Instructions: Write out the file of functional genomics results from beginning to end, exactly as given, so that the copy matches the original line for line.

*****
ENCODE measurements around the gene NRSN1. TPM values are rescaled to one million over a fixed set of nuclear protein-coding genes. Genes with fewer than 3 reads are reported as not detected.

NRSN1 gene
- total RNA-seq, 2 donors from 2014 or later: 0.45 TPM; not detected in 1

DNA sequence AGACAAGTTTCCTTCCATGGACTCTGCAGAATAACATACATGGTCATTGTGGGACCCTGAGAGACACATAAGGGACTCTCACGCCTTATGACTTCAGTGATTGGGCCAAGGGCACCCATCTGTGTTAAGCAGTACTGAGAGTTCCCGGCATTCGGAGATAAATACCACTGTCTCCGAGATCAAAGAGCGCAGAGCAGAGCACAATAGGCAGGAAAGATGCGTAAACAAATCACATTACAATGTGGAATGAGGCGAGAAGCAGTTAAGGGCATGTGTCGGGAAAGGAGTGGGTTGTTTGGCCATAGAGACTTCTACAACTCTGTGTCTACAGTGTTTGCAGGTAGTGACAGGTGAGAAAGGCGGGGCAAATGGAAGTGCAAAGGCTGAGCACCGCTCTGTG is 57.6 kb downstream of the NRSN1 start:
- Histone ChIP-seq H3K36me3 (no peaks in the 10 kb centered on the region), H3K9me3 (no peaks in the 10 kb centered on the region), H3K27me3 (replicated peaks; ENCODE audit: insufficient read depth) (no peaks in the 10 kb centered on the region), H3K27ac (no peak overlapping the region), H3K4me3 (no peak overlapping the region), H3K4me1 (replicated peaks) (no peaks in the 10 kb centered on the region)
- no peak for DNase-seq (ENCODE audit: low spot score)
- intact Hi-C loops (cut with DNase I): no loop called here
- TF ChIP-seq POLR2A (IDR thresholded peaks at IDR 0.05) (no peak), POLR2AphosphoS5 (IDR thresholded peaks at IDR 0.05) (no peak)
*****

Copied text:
ENCODE measurements around the gene NRSN1. TPM values are rescaled to one million over a fixed set of nuclear protein-coding genes. Genes with fewer than 3 reads are reported as not detected.

NRSN1 gene
- total RNA-seq, 2 donors from 2014 or later: 0.45 TPM; not detected in 1

DNA sequence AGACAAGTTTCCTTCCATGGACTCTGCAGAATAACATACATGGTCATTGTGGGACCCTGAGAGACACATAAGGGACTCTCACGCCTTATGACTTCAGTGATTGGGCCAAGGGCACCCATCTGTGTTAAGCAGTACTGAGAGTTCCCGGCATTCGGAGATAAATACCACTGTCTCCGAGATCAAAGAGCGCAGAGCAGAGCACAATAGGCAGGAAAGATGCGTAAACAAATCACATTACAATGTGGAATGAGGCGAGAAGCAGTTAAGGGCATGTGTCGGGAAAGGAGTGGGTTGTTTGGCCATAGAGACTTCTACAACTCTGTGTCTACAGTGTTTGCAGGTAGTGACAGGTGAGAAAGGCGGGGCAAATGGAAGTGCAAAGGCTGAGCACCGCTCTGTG is 57.6 kb downstream of the NRSN1 start:
- Histone ChIP-seq H3K36me3 (no peaks in the 10 kb centered on the region), H3K9me3 (no peaks in the 10 kb centered on the region), H3K27me3 (replicated peaks; ENCODE audit: insufficient read depth) (no peaks in the 10 kb centered on the region), H3K27ac (no peak overlapping the region), H3K4me3 (no peak overlapping the region), H3K4me1 (replicated peaks) (no peaks in the 10 kb centered on the region)
- no peak for DNase-seq (ENCODE audit: low spot score)
- intact Hi-C loops (cut with DNase I): no loop called here
- TF ChIP-seq POLR2A (IDR thresholded peaks at IDR 0.05) (no peak), POLR2AphosphoS5 (IDR thresholded peaks at IDR 0.05) (no peak)